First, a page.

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[GreenYes] Wisconsin requires plans to shorten time for organic stability at landfills

For your information

As of January 1st, Wisconsin now requires that landfill owners/operators develop plans and implement systems to shorten the time for the degradation of organics in landfills as a method to reduce long term environmental and financial impacts. "Organics" goes beyond food, and includes items such as wood, yard materials, paper, textiles, and other materials.

Under the new requirement, "The plan of operation for all new and expanded municipal solid waste landfills submitted to the department after January 1, 2007 shall include a plan for significantly reducing the amount of degradable organic material remaining after site closing in order to materially reduce the amount of time the landfill will take to achieve landfill organic stability."

While the state does not specify how organic stability is to be achieved, three broad categories are:

1. Diversion
2. Pretreatment
3. Treatment within the landfill

and a table of some alternatives and their status, pros and cons is provided. The following is the issue statement of the basis for this action and a web page is provided at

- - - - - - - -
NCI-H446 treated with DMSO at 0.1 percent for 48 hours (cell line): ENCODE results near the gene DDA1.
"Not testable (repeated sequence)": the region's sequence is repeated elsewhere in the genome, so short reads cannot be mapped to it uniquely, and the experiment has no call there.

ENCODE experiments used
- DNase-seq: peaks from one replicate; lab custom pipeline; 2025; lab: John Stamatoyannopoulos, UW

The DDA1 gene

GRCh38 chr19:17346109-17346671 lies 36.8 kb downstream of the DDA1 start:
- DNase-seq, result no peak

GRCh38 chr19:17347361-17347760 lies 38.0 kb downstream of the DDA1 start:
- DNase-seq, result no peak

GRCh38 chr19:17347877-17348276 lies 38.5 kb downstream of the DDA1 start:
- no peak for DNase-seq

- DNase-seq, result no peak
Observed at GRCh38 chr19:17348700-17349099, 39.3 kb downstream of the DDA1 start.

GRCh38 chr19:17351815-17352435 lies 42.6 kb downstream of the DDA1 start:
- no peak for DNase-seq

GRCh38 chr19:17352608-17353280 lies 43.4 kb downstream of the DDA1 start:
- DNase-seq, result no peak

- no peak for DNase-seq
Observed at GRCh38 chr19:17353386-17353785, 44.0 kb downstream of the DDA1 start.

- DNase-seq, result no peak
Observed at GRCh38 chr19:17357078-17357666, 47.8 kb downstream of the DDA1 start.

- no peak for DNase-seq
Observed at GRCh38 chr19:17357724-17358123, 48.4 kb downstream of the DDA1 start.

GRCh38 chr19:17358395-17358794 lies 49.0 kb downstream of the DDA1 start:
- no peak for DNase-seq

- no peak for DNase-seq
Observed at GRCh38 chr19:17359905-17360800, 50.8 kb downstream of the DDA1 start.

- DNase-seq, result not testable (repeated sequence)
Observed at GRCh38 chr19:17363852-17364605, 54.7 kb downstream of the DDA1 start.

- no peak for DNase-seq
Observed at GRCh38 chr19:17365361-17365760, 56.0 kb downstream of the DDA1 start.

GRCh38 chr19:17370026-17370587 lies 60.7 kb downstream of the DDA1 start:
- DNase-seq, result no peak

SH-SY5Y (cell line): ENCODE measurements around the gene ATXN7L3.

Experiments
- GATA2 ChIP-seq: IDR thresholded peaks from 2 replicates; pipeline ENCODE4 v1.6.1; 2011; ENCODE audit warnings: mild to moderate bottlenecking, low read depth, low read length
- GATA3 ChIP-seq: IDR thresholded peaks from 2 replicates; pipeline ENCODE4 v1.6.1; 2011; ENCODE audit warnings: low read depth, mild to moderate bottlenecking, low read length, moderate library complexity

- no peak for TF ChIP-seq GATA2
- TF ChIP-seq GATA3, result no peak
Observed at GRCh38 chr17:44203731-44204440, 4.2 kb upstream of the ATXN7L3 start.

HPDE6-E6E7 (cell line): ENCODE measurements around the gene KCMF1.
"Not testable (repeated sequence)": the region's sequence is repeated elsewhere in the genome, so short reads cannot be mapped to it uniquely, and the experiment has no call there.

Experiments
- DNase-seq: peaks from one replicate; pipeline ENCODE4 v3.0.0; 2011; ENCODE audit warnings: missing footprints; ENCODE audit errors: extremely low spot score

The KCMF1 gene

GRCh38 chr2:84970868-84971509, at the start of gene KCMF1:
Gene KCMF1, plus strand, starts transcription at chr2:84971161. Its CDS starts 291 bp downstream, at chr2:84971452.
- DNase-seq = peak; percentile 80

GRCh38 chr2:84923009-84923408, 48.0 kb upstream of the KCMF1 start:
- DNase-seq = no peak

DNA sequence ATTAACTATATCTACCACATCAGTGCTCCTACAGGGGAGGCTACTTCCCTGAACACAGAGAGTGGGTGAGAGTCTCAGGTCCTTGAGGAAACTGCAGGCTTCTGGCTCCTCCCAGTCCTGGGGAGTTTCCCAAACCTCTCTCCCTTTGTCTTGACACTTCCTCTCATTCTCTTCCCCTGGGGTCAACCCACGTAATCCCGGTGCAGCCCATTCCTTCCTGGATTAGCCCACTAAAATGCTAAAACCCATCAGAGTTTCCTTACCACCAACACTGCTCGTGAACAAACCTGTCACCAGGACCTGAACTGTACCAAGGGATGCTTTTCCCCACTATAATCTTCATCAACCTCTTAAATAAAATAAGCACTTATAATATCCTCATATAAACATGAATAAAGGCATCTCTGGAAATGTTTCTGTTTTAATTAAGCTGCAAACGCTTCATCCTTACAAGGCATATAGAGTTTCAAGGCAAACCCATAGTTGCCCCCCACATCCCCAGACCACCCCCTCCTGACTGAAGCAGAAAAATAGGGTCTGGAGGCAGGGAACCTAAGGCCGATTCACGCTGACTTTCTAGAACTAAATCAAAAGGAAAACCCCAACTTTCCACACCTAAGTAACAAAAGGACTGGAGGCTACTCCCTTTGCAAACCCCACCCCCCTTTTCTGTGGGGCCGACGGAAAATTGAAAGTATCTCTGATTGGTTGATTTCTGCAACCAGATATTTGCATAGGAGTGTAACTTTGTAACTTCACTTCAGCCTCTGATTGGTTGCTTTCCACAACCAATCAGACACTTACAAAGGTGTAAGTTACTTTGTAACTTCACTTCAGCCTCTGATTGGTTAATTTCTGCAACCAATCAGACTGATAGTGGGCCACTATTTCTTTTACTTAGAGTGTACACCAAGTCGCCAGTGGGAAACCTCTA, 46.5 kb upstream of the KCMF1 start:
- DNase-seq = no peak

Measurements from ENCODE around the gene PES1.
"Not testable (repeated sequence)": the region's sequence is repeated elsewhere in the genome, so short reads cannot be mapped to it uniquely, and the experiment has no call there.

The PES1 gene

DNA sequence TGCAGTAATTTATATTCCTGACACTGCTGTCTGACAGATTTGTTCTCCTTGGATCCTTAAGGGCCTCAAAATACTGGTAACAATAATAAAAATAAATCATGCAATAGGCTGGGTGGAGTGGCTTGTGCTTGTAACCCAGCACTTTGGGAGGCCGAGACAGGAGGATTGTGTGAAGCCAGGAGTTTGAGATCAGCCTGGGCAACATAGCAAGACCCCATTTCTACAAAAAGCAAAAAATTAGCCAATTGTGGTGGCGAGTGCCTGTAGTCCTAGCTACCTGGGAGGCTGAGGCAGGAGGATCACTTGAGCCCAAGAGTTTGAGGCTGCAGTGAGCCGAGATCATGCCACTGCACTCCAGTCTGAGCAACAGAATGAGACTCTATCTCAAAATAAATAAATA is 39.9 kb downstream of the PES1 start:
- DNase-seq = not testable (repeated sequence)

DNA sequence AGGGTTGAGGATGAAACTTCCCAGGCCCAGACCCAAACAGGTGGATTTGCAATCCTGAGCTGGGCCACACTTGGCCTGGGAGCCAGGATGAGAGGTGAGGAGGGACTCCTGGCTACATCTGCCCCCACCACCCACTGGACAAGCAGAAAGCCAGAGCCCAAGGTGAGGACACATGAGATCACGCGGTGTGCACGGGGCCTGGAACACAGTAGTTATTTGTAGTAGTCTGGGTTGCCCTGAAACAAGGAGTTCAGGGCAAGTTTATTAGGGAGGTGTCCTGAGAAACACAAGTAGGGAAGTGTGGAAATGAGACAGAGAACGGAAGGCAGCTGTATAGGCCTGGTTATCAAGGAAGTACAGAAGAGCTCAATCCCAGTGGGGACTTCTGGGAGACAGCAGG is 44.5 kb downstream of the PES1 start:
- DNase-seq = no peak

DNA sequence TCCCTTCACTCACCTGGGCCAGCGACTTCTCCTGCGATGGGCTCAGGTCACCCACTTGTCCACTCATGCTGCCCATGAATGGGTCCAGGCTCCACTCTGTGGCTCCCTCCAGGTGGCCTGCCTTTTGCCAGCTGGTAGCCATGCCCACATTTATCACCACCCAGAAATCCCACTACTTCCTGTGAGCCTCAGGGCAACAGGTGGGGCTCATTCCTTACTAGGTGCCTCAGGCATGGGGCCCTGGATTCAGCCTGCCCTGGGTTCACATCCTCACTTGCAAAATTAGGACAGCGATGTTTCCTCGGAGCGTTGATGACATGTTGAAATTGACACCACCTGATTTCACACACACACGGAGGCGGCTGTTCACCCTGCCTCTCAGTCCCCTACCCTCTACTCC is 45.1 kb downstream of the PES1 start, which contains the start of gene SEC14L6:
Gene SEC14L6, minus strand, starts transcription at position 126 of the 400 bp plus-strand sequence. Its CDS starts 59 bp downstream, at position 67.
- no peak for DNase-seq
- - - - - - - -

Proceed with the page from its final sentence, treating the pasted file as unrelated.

Issue Statement

Current landfill designs and practices do not provide for degradation of landfilled organic wastes within a defined and reasonable timeframe. Undegraded organic wastes can potentially cause future environmental or economic impacts if the landfill gas and leachate collection and containment systems (cap and/or liner) fail at some time in the future. Potential economic burdens and environmental risks associated with these undegraded wastes will be largely borne by future generations. Better landfill designs and organic management practices should be identified and implemented to provide for organic waste degradation within a reasonable timeframe.

"Reasonable timeframe" means within the lifetime of the people who generate the waste.

"Economic burdens" means costs to manage gas and leachate, to maintain the slopes and cover, to perform environmental monitoring, and to control access.

"Environmental risks" includes potential contamination of groundwater and surface water, air quality degradation, greenhouse gas impacts, explosive gas generation, and/or land instability.

The rule and the guidance package was developed with the input of a workgroup consisting of representatives of the Wisconsin DNR, the solid waste industry, local government, the University of Wisconsin, and consultants. The minutes and other materials are included on the above web page. To the best of my knowledge, Wisconsin is the only state to have developed this requirement.

John Reindl, Recycling Manager
Dane County, WI

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